The fireworks were flying at the conference on prisons. The audience, not to mention the opposing panel, were vehemently opposed to all prisons. I’m in favor of ending the war on drugs and emptying the prisons of non-violent offenders but one speaker argued that 80 percent of the people in prison ought to be released – sure, if we bring back the penal colony.
Later I was chastised for referring to inmates – don’t you understand, I was told, they are people.
All very fine and well but I’d had enough when one speaker blamed the massive increase in prisons over the past twenty five years on private prisons. This is a hard square to circle because private prisons today house less than 7 percent of the prison population. Obviously, the increase in prisons has been almost entirely in the public sector and has been driven primarily not by nefarious profiteers or even by prison bureaucracies but by crime and the public’s demand for crime control.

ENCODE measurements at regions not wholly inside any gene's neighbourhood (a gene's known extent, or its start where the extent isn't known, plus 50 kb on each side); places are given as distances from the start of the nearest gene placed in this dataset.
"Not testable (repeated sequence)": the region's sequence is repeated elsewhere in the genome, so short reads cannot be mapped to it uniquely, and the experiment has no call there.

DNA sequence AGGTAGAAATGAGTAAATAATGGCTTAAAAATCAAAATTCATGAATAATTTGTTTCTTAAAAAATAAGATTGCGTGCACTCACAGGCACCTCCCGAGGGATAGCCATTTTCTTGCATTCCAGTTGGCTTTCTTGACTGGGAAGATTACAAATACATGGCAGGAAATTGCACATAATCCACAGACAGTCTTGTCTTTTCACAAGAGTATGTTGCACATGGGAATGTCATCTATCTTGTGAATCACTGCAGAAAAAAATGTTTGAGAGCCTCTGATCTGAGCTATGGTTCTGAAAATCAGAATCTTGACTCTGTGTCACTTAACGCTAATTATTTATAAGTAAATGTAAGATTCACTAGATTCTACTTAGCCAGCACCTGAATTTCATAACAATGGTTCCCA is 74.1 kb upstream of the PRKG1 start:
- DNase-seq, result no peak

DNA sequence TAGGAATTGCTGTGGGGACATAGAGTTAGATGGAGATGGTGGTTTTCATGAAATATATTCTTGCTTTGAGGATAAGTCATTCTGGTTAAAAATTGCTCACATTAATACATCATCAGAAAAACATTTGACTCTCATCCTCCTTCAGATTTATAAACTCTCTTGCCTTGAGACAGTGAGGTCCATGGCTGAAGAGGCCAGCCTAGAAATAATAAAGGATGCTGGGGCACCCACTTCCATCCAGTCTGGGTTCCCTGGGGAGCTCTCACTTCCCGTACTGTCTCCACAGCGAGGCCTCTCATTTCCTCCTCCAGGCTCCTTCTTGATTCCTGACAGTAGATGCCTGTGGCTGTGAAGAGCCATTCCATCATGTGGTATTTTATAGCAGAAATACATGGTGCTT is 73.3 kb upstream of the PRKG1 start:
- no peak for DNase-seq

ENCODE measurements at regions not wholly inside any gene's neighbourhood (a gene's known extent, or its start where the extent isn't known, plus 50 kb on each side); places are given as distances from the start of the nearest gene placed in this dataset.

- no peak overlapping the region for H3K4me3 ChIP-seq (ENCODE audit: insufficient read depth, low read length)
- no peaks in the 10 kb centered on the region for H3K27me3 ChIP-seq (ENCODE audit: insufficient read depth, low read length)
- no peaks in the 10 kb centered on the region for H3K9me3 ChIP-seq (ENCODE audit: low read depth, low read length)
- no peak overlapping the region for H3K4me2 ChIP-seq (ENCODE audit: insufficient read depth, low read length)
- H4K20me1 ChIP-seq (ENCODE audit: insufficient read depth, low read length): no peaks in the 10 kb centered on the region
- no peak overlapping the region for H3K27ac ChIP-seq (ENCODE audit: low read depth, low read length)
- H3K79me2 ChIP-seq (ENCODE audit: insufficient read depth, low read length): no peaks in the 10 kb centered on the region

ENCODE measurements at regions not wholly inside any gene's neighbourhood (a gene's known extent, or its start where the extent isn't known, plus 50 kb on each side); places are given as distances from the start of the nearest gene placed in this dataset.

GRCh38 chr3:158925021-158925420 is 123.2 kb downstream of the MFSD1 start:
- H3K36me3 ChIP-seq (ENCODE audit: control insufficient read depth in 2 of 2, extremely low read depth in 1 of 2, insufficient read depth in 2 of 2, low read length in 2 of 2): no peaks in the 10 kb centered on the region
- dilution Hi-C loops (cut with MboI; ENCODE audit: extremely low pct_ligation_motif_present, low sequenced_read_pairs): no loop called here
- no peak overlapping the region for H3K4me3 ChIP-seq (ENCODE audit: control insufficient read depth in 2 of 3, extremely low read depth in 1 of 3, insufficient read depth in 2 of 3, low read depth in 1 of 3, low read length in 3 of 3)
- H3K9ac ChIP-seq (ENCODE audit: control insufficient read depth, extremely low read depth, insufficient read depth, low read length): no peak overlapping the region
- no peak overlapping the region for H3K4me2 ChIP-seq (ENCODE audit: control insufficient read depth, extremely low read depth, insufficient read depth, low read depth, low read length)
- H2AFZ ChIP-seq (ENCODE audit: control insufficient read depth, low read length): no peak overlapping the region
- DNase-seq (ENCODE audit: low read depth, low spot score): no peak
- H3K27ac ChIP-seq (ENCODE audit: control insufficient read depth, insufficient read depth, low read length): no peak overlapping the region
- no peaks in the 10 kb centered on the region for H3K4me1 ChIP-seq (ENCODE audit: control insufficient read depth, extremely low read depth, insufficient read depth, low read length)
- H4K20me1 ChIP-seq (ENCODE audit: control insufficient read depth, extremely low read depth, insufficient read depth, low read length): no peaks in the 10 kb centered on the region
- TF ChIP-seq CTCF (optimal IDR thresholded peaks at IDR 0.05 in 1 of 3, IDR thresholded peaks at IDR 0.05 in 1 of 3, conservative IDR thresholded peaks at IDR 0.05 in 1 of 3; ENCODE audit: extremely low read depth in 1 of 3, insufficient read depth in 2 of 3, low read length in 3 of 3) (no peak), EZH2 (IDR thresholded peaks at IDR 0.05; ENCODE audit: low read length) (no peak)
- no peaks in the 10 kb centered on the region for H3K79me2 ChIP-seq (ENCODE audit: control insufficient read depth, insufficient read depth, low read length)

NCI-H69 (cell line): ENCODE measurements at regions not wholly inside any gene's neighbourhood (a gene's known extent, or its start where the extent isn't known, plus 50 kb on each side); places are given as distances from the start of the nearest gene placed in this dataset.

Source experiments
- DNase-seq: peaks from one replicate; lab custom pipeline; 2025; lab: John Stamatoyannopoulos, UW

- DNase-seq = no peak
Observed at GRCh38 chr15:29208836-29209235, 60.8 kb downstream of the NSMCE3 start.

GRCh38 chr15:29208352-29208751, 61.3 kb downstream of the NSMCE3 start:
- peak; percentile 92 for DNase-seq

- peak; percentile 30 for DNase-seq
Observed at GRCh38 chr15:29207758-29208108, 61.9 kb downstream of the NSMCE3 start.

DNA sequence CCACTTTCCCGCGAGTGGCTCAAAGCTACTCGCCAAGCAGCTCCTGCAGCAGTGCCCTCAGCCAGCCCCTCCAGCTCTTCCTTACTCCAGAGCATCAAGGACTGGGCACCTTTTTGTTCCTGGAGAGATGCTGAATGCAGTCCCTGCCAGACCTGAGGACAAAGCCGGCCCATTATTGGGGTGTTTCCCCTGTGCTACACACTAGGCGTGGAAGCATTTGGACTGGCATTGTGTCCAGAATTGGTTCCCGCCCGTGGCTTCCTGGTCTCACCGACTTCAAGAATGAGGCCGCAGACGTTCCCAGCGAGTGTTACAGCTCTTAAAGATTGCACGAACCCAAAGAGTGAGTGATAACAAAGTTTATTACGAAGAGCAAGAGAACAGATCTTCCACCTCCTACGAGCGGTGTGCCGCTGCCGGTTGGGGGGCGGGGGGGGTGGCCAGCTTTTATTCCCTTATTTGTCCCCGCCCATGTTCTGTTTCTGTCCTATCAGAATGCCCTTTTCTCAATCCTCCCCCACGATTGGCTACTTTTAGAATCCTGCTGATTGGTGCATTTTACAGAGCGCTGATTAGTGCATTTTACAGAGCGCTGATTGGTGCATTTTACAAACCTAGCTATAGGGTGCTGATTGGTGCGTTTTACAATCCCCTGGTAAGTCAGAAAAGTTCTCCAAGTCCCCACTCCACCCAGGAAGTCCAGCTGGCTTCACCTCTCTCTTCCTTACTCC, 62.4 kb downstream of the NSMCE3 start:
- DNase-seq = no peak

A more sophisticated version of the argument can be found in the comments section of my last post. It is true that a private prison could lobby for tougher sentences in order to boost demand for its product. It’s hard to take this too seriously, however. Do we think that contracting out garbage pickup is a bad idea because the garbage men will lobby for wasteful packaging? Moreover, the problem becomes less serious the more private prison firms there are because with more companies each will gain less from lobbying for say tougher sentences in general
Finally, we have to compare with the current situation. The prison guard unions typically have monopolies and do lobby for tougher sentences. The California Correctional Peace Officers Association, for example, has spent millions shamelessly creating a front of victim’s rights groups who campaign against drug rehabilitation programs instead of jail, revising the three strikes law, and reducing sentences.
Despite the fireworks, or maybe because I woke a few people up, I am invited back today to speak on three strikes.